Reading Lists – useful?

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Reading Lists – useful?

Now and then you see in the media or online a list of books that are must reads. It’s usually the end of the year, looking back on the books released. Occasionally when the news is light, newspapers will print the list of books people should read. However, are they really useful, or just an exercise in futility?

Now before I start, maybe I should confess to making lists of my favourite books of all time, favourite books of the year, decade and sometimes even week. It’s fun, isn’t it? By writing it down, or even mentally placing books in a league table is built into my DNA. Is it really that essential? (YES)

The real kernel though is if we should take these lists as gospel and worry that we haven’t read some books on others lists. That’s when they become totally unuseful. Some list contain books that they rank high because others do, like Pride and Prejudice, Ulysses or the ilk. Books that are highly prized as being total works of literature. The ones you might read at school or hear discussed in lofty tomes.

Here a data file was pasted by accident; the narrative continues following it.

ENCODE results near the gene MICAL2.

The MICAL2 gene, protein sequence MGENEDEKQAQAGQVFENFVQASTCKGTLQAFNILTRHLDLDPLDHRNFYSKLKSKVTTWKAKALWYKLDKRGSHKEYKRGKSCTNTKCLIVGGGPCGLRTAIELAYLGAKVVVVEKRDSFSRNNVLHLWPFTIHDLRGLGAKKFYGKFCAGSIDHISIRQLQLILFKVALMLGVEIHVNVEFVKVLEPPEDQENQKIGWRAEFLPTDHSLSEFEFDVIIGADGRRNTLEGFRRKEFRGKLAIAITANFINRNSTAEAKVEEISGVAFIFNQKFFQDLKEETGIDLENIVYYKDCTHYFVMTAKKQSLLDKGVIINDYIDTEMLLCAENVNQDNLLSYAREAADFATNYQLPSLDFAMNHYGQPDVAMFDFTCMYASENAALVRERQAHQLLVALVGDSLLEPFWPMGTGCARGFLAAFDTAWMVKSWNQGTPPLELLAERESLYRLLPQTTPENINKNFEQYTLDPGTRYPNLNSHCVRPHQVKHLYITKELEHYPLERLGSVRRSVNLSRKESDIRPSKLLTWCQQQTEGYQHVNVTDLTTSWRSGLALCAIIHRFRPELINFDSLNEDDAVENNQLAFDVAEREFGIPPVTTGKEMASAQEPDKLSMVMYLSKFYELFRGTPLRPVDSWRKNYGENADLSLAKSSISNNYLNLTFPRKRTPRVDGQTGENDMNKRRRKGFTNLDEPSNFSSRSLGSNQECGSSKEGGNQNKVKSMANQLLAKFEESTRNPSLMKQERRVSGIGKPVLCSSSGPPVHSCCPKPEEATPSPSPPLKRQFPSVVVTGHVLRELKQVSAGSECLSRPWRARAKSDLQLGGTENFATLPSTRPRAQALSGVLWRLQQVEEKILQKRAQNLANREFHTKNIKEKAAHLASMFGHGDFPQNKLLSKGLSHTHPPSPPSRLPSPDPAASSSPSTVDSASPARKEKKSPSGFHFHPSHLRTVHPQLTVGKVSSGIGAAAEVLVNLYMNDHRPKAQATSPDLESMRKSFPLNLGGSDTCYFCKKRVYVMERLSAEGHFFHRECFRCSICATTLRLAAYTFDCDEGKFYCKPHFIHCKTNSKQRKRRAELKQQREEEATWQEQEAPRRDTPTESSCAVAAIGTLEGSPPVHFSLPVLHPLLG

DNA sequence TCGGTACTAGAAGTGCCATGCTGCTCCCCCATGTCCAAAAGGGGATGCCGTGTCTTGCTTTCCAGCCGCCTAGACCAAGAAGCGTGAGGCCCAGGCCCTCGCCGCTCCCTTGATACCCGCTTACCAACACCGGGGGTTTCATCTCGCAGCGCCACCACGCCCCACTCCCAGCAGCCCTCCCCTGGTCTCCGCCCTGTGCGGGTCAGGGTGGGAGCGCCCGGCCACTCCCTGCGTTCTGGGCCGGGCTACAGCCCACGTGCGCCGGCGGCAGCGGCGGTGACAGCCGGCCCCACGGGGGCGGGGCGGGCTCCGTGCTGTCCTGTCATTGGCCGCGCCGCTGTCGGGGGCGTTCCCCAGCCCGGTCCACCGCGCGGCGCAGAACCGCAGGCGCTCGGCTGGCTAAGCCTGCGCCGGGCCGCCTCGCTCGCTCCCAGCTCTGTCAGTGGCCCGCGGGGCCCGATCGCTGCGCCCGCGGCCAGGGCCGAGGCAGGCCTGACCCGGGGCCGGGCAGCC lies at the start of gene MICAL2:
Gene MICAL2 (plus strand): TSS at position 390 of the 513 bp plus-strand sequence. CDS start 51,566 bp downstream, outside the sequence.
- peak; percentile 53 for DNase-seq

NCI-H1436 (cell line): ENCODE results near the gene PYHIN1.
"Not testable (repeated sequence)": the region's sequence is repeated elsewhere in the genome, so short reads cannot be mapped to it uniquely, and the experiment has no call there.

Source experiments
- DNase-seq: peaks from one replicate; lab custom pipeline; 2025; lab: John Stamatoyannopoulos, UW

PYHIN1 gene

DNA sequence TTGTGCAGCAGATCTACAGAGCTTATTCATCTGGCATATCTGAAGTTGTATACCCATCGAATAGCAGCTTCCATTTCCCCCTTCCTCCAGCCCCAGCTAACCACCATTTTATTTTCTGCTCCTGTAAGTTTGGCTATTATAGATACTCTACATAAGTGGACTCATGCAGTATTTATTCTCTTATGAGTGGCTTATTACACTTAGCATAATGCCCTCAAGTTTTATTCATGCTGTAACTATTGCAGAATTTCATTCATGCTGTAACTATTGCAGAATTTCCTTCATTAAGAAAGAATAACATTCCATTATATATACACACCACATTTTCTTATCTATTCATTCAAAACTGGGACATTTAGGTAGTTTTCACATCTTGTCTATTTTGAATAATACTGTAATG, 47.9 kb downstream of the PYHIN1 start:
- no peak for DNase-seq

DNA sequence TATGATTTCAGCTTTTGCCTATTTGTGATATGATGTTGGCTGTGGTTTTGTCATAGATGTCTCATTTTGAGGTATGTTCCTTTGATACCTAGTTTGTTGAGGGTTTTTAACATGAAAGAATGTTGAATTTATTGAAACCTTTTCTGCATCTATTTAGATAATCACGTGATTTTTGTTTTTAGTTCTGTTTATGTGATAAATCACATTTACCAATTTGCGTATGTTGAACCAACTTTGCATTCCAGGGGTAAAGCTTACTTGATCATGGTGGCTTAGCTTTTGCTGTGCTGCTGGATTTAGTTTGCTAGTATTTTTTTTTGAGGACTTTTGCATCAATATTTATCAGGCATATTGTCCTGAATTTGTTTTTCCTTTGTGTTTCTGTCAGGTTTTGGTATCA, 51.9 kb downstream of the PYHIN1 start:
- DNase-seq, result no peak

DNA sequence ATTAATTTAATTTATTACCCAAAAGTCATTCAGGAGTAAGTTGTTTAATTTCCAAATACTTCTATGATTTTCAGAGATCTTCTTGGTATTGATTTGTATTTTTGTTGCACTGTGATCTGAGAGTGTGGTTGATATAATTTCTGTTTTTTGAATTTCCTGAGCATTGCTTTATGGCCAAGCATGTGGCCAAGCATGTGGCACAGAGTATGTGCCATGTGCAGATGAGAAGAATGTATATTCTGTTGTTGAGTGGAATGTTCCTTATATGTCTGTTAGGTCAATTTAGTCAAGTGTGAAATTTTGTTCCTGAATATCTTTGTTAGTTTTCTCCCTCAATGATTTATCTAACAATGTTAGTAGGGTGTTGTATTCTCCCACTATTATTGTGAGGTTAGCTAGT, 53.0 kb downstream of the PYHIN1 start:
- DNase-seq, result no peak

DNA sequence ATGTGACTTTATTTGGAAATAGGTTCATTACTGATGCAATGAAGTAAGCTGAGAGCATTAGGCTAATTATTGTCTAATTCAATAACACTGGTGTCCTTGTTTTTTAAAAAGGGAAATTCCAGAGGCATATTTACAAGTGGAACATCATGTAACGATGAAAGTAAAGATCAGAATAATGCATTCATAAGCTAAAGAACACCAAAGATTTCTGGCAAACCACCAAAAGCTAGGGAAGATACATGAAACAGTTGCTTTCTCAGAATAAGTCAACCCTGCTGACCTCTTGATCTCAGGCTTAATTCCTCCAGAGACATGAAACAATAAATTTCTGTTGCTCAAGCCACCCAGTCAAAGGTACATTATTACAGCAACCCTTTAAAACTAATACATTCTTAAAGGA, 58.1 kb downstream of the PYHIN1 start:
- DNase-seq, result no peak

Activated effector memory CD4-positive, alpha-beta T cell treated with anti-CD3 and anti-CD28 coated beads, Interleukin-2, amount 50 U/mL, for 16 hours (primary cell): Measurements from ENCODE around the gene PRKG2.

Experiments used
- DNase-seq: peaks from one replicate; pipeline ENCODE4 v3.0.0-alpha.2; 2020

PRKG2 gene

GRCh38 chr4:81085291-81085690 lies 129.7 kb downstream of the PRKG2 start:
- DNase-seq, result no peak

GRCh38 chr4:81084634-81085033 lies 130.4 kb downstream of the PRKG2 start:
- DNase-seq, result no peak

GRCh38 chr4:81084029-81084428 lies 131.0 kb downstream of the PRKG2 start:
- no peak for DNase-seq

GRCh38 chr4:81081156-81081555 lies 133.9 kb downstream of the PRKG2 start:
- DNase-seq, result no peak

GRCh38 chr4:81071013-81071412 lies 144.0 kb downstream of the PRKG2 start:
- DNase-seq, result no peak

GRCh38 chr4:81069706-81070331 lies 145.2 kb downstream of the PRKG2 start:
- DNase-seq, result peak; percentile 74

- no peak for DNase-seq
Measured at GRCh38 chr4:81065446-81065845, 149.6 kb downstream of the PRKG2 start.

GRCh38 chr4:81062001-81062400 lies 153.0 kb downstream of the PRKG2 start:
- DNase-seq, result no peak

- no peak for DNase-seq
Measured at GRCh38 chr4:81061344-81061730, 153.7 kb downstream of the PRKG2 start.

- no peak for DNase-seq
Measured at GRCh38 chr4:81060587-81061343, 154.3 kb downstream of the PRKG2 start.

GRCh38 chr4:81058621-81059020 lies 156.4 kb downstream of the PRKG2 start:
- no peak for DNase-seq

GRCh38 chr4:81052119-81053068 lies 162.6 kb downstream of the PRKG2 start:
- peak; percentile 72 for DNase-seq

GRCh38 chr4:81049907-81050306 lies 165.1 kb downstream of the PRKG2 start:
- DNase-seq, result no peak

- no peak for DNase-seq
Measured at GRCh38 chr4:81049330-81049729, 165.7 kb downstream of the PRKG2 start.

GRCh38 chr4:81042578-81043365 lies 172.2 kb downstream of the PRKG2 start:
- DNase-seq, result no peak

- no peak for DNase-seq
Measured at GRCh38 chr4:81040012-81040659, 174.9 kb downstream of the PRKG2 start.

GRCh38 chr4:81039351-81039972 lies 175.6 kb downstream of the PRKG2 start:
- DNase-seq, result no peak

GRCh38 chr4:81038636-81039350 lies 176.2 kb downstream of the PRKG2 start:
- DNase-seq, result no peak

Books are there to be enjoyed, they are entertainment, educational tools or information sources. You read them for those reasons. Most times you want the book to entertain, to take you away from problems you might be facing, and lift your spirits. By all means read those lengthy books that always appear high on the literary lists, but don’t be disappointed with yourself if you don’t.

So yes, lists are useful. If I argued otherwise then I’d be untrue to my psyche. BUT don’t take them as books you should read. Read books you like for whatever you want. Make your own lists, publish them and let others follow your path. Lists are useful starting points, not the destination.

Brompton Sawdon

Brompton Sawdon

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